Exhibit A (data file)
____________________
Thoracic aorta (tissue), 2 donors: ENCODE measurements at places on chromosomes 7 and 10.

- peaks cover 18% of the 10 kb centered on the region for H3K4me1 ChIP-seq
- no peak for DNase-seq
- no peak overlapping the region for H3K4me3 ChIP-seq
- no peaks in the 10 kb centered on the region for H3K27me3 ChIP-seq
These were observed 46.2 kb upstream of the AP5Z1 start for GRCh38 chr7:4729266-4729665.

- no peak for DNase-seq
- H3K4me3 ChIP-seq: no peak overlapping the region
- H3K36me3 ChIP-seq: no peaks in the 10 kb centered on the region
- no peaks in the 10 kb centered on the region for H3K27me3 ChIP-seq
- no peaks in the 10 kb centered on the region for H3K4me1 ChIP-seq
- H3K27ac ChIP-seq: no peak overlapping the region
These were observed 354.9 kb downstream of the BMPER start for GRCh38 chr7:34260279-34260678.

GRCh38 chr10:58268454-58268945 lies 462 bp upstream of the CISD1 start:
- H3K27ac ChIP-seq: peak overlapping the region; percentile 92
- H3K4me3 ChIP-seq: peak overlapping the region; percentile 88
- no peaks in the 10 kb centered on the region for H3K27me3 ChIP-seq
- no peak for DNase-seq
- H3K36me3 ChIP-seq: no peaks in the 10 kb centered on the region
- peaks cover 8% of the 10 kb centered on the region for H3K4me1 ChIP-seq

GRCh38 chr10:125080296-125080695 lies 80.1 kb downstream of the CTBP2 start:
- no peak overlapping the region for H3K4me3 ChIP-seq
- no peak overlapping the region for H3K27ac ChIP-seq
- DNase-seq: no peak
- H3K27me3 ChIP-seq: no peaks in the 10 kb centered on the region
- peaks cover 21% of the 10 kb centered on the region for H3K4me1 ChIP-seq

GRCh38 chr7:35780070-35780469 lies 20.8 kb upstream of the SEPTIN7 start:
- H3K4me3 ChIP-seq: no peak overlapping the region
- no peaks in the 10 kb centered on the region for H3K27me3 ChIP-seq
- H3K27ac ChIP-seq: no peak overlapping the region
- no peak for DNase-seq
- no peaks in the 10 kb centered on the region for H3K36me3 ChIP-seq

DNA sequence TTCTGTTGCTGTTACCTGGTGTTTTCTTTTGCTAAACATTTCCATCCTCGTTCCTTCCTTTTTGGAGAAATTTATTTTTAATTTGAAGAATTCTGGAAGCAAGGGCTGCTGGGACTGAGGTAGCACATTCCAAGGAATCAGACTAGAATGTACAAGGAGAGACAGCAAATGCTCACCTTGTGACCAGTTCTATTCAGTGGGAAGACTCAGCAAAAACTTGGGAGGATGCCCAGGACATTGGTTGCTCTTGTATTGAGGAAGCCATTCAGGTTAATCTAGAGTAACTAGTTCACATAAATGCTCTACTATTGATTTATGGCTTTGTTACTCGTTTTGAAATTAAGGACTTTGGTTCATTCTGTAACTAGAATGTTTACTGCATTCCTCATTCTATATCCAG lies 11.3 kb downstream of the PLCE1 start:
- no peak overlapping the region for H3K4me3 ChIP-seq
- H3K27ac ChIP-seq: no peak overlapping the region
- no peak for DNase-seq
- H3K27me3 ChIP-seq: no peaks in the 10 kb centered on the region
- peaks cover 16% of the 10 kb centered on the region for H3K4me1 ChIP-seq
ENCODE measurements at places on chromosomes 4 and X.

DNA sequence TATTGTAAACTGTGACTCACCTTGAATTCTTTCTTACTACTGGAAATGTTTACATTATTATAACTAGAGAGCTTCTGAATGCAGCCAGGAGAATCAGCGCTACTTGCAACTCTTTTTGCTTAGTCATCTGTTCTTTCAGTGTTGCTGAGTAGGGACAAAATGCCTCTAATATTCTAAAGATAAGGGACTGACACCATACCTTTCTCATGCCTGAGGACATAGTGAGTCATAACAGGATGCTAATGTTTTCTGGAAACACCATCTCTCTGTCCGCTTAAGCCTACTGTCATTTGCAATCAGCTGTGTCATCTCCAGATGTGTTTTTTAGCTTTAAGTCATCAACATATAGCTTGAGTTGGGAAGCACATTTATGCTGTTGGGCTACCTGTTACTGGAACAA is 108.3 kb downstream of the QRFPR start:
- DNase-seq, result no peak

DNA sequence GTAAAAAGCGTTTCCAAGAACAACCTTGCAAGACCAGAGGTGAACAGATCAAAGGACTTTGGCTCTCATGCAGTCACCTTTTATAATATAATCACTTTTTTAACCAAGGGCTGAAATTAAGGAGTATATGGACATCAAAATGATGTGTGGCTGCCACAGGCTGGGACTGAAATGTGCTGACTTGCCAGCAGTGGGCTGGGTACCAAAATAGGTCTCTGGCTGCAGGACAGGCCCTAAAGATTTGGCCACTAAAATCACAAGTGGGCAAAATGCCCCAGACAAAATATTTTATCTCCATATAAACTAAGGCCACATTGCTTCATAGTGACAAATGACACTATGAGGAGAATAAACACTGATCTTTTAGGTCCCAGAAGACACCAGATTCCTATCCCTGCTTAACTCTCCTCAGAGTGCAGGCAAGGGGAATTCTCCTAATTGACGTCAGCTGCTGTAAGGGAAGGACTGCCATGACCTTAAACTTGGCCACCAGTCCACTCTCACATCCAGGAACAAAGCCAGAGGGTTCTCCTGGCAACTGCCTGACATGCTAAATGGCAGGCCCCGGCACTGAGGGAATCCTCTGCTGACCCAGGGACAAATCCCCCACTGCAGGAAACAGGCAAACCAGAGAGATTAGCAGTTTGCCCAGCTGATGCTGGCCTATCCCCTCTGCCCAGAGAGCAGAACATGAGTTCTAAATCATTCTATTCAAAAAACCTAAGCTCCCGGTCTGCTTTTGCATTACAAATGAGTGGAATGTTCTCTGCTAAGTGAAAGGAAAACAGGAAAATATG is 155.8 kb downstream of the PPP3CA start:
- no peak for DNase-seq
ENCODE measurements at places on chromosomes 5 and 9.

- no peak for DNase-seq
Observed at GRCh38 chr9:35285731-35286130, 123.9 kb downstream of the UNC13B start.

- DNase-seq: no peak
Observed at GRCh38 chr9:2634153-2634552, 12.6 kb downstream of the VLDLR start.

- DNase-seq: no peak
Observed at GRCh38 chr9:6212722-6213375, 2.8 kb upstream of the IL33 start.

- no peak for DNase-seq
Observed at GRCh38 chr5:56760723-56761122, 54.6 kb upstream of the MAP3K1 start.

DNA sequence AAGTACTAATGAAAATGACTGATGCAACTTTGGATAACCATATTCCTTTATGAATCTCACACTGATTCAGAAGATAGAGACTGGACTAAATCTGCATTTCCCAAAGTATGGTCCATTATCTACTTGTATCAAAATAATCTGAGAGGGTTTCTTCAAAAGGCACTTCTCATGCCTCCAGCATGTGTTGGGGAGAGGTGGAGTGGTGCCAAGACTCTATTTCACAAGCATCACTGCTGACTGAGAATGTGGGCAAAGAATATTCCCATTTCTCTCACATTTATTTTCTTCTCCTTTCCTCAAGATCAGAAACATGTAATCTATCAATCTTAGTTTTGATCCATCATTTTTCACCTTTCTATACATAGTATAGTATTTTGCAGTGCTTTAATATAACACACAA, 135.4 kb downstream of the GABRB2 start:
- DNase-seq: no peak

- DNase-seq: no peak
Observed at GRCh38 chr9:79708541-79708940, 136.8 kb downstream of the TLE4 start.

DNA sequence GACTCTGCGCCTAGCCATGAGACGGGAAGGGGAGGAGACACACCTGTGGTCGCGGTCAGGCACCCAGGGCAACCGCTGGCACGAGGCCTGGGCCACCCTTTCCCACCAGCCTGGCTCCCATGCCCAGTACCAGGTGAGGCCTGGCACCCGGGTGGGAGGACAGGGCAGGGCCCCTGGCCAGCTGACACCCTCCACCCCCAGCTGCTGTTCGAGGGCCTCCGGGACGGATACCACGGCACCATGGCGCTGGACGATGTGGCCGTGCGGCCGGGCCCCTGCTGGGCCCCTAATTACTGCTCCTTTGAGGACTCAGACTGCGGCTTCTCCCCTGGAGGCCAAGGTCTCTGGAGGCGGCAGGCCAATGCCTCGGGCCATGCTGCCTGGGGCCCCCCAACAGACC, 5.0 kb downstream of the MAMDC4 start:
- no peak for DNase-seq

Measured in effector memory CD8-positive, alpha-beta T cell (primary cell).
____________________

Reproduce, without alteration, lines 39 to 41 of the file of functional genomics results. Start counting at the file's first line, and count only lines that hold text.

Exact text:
ENCODE measurements at places on chromosomes 4 and X.

DNA sequence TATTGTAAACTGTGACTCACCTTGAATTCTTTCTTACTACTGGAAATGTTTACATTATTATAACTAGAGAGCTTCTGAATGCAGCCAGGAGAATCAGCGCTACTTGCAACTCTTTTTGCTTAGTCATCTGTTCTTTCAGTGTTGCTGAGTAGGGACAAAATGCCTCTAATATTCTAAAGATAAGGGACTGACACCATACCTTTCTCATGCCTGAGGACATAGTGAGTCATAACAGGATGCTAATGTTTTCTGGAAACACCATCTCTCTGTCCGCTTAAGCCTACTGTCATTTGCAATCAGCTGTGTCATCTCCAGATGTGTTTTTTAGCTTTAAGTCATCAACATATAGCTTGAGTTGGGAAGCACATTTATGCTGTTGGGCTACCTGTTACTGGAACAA is 108.3 kb downstream of the QRFPR start:
- DNase-seq, result no peak